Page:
Tomorrow we are having a baking day at my mom’s house. By "we" I mean: my sisters and three of my nieces. Instead of, you know, baking something, I decided, "hey! I saw that book about candy making at work the other day! I should make some hand-dipped chocolates!"
Now, before you go all doubting Thomas on me, I’ll have you know that I make caramel and fudge every year.
And in fact, I'm practically an expert at making fondant and soft caramels for dipping. Because I took a class! at a real candy store! And I’ve made them before. One time. Back in 1995. How much could I have forgotten?
Only that it’s harder than I remember?
So tonight, in preparation for tomorrow, I decided to whip up a batch of chocolate nougat, one of chocolate caramel and also a batch of fondant. My first clue should’ve been when I totally made a mess cracking the first egg for the egg-white nougat.
Because it all went downhill from there.
But I persevered. I washed the mixing bowl out and started again, following the nougat recipe exactly. What you do is whip the egg whites while a sugar syrup is boiling happily away. So I whipped the eggs and watched the thermometer in the syrup, and I boiled it to exactly 245 degrees, and then I slowly whisked the syrup into the egg whites.
Seriously. I did it just like the recipe said.
Except (and, ummm, hello, this makes sense because, you know, physics), not all of the syrup whisked itself into the egg whites. Nope. A good deal of it whipped itself into the air and became...whipped sugar. (Read: hard, crystalized sugar. Wrapped in thin amber strands around the beaters. Pretty...but not so awesome in a soft nougat.) But I’d used the last three eggs I had so I just kept going.
And maybe there was something tickling at the back of my mind...something I’d forgotten about candy making?
Meanwhile (back when the sugar syrup for the nougat was boiling), having forgotten how much concentration it takes to make candy, I decided to multitask. I started working on the chocolate caramel.
What you do for chocolate caramel is start by mixing sugar and water, and then just letting it sit over a medium-warm burner until it starts to boil. Then you add some Karo syrup, and you let it cook again, stirring every once in awhile, until it’s at 310 degrees. (That is hard crack stage, which will be important.) Then you cool it slightly, and add in other stuff.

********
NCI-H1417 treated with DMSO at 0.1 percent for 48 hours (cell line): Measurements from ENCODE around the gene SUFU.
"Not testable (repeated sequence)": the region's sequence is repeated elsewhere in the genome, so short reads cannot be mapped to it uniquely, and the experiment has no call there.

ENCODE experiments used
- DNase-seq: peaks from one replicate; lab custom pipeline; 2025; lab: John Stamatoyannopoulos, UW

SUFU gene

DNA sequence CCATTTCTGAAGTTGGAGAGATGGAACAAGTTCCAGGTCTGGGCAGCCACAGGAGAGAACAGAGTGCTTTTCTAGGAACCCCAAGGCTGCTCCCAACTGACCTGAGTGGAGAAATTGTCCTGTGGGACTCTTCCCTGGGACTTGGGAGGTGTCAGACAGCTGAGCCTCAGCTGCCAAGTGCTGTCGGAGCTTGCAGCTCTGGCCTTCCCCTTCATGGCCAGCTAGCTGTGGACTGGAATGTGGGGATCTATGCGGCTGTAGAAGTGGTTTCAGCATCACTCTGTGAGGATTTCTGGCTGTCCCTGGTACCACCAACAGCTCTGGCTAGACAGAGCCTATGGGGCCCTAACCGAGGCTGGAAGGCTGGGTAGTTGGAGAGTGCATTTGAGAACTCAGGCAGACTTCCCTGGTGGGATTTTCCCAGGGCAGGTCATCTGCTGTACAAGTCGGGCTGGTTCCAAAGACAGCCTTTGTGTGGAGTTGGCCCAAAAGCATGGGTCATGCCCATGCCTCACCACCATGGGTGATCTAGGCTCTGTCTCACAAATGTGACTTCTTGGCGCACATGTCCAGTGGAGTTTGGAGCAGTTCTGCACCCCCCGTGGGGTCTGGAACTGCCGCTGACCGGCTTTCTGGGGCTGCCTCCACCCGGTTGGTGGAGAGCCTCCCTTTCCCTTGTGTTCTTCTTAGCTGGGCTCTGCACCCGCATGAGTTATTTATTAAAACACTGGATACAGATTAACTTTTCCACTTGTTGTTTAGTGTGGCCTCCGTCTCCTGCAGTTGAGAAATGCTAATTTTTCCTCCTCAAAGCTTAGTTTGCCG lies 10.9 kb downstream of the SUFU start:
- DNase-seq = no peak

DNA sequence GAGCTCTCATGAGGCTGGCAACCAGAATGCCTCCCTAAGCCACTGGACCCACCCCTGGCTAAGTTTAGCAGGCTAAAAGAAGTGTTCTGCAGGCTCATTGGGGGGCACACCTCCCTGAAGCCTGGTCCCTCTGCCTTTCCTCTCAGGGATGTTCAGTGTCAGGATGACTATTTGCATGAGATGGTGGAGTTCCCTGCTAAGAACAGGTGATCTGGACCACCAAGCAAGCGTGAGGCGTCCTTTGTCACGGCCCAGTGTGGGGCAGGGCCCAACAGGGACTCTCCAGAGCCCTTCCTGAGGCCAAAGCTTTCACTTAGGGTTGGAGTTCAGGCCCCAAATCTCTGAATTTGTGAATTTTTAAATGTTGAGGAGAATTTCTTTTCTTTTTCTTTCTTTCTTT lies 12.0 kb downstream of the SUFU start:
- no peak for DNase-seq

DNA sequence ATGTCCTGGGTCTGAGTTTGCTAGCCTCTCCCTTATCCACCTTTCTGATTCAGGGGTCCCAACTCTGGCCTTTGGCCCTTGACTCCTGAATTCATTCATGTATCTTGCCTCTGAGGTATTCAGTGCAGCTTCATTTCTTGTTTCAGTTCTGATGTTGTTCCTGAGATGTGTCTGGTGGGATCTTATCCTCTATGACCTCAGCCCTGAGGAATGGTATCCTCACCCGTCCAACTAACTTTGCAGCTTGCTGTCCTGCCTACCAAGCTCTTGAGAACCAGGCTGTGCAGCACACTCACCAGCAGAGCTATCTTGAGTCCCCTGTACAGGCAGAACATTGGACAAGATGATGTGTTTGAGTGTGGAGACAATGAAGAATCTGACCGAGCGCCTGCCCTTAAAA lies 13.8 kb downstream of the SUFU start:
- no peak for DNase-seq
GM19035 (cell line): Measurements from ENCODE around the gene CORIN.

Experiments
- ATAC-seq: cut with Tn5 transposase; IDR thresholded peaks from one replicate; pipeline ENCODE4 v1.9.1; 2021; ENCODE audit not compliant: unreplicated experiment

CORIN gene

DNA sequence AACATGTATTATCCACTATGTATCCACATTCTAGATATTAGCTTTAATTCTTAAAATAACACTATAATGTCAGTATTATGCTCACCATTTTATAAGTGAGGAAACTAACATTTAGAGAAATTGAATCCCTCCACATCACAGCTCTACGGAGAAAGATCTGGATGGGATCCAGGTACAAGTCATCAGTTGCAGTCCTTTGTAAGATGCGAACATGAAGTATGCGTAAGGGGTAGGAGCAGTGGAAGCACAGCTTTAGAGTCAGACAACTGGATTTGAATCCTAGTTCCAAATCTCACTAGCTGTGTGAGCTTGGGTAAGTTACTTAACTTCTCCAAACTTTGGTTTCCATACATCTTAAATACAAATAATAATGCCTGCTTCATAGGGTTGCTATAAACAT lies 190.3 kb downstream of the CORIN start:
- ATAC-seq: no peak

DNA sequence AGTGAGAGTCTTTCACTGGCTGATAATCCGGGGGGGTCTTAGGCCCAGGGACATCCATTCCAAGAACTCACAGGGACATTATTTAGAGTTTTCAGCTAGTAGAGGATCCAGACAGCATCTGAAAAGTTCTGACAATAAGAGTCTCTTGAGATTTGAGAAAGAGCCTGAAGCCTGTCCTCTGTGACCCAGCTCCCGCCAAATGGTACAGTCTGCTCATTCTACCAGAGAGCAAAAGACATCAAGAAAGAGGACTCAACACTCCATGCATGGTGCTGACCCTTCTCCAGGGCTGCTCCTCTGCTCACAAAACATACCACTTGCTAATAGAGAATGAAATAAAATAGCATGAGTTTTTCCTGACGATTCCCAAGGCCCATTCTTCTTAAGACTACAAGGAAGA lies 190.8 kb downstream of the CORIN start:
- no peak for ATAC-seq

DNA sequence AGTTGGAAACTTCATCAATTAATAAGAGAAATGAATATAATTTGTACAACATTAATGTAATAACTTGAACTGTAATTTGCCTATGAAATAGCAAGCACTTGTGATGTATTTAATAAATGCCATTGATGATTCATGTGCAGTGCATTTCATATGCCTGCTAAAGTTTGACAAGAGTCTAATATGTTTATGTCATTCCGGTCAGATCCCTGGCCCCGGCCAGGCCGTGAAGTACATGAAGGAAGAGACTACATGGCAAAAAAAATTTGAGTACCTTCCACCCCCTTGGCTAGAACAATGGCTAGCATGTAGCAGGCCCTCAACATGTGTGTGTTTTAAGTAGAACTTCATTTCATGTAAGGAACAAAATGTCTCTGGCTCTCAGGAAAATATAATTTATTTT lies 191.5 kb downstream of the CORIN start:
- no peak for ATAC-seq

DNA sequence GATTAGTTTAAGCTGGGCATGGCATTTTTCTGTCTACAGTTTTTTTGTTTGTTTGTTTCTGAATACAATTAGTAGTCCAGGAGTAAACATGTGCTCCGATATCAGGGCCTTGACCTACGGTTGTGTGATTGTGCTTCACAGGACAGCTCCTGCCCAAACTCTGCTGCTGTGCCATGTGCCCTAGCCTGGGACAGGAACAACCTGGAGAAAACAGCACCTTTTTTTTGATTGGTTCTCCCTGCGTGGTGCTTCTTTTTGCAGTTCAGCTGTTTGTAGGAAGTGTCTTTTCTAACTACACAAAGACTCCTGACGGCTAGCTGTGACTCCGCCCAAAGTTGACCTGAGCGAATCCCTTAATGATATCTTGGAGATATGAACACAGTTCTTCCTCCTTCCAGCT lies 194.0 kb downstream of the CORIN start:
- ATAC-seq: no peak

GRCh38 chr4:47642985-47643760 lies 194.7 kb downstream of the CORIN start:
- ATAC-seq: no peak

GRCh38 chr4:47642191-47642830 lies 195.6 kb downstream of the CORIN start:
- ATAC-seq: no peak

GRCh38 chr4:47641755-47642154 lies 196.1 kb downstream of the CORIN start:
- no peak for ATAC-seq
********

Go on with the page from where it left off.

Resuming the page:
So the sugar syrup for the caramel is bubbling away cheerfully on the power burner of my stove while I’m trying to whisk the sugar syrup for the nougat and only having, well, not very successful success. And it’s bubbling away happily while I’m carefully stirring the chocolate, butter, and vanilla into the nougat (carefully because I’m trying not to knock any of the 1.2 million bits of crystalized sugar into the nougat). And then it’s suddenly bubbling not so happily nor cheerily. It’s furiously boiling, it’s furiously mad, it’s, yeah, it’s burning because hello: I knocked the power burner dial up to high.
So I’m trying to pour (but not scrape because: sugar crystals) the nougat into the parchment-paper-lined pan and the kitchen is filling with smoke. I give up on the nougat, grab the pan full of burning sugar syrup, and start pouring it down the sink, with enough hot water that I think I’ll be, you know, safe. Except the handle to the pan is freaking hot (it’s not called the "power burner" for nothing) and so I drop the pan into the sink and burning sugar syrup splatters all over my hand.
I mean, as sweet as it sounds, a burn from burning sugar syrup? Not so sweet.
So the kitchen smells like burnt sugar and charred flesh. The nougat is a sort of lumpish, brownish mess on the parchment paper. But I still have the cream and the chocolate ready to go for the chocolate caramel, so I just start the sugar syrup over again. In a smaller pan and on the normal burner this time, because all that I did wrong the first time was use too big of a pan and too big of a burner.